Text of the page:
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Climate activist who defaced Edgar Degas sculpture exhibit sentenced

Joanna Smith was sentenced today for defacing the case of Edgar Degas' <em>Little Dancer</em> sculpture in 2023.
National Gallery of Art
Joanna Smith was sentenced today for defacing the case of Edgar Degas' Little Dancer sculpture in 2023.

A climate activist found guilty of one count of causing injury to a National Gallery of Art exhibit last year for defacing the case around a sculpture by Edgar Degas at the Washington, D.C., museum was sentenced in federal court on Friday.

Joanna Smith, 54, of Brooklyn, N.Y., got 60 days of prison time out of a possible maximum sentence of five years for smearing red and black paint on the case surrounding Degas' Little Dancer, Aged Fourteen on Apr. 27, 2023. The 1881 artwork is on permanent display at the museum.

In addition to the prison term, Judge Amy Berman Jackson ordered Smith to serve 24 months of supervised release and 150 hours of community service, of which 10 hours must involve cleaning graffiti. Smith must pay restitution for the damage to the Degas exhibit in the amount of $4,062, a $3,000 fine, and a court fee. She is also barred from entering the District of Columbia and all museums and monuments for two years. (The maximum sentence could have included anything up to a $250,000 penalty.)

Smith undertook the action with North Carolina-based climate activist Tim Martin. They are members of the climate activism group Declare Emergency.

According to a statement from the D.C. United States Attorney's Office, Smith and Martin specifically targeted the artwork.

"Smith and the co-conspirator passed through security undetected with paint secreted inside water bottles," the statement said. "The duo approached the exhibit, removed the bottles from their bags, and began smearing paint on the case and base."

The statement said the National Gallery had to remove the sculpture from public display for 10 days, and that gallery officials said it cost over $4,000 to repair the damage.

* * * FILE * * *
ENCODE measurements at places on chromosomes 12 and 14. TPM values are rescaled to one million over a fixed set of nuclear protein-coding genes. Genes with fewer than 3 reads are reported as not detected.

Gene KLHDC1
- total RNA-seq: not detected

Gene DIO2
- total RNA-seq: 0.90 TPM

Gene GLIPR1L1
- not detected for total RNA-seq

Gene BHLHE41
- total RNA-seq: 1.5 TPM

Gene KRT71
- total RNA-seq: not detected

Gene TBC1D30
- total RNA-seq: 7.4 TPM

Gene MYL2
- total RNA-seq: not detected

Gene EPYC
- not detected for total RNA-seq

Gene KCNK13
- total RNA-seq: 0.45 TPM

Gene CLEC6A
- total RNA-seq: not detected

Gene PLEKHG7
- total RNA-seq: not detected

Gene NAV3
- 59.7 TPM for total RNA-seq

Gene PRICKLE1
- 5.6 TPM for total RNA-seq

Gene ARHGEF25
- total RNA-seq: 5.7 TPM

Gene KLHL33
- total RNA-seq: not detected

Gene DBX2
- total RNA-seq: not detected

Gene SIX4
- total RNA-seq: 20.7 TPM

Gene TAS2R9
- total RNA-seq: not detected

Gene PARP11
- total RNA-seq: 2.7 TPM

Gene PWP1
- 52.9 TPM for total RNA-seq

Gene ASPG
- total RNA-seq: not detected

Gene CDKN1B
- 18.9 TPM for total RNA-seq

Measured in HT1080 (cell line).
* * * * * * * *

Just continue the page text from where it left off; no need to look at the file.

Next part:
"On April 27, 2023, the protective sanctuary for this beloved girl [Degas' "Little Dancer"] was battered. She is one of the most vulnerable and fragile works in our entire collection. I cannot overemphasize how the violent treatment of her protection barrier, repeated slamming, and vibrations, have forever jeopardized her stability," said Kaywin Feldman, director of the National Gallery of Art, in a statement to NPR. "With increased frequency, institutions – overwhelmingly non-profit museums for the public benefit – have suffered collateral damage at the hands of agendas that have nothing to do with museums or the art attacked. The real damage that these acts of vandalism pose must be taken seriously to deter future incidents that continue to threaten our cultural heritage and historic memory."

"The 'Little Dancer' is a depiction of a vulnerable, 14-year-old girl who worked at the Paris Opera. Degas' depiction of her is beautiful and has been viewed by millions, but the 'Little Dancer' seemingly disappeared after she posed for Degas," said a statement on Declare Emergency's Instagram page explaining the action at the museum last year. "Like the 'Little Dancer,' millions of little girls and boys won't have a future because our leaders didn't act decades ago when they should have and continue to drag their feet to stop the fossil fueled climate catastrophe that is engulfing us all."

Smith and Martin were taken into custody following an indictment. They were charged with conspiracy to commit an offense against the United States and injury to a National Gallery of Art exhibit.

Smith pleaded guilty before U.S. District Judge Amy Berman Jackson in Washington D.C., last December.

Martin's jury trial case is scheduled for Aug. 26.

A cause célèbre

Popularly known as "The Degas Two," Smith and Martin have become a cause célèbre in climate activism circles.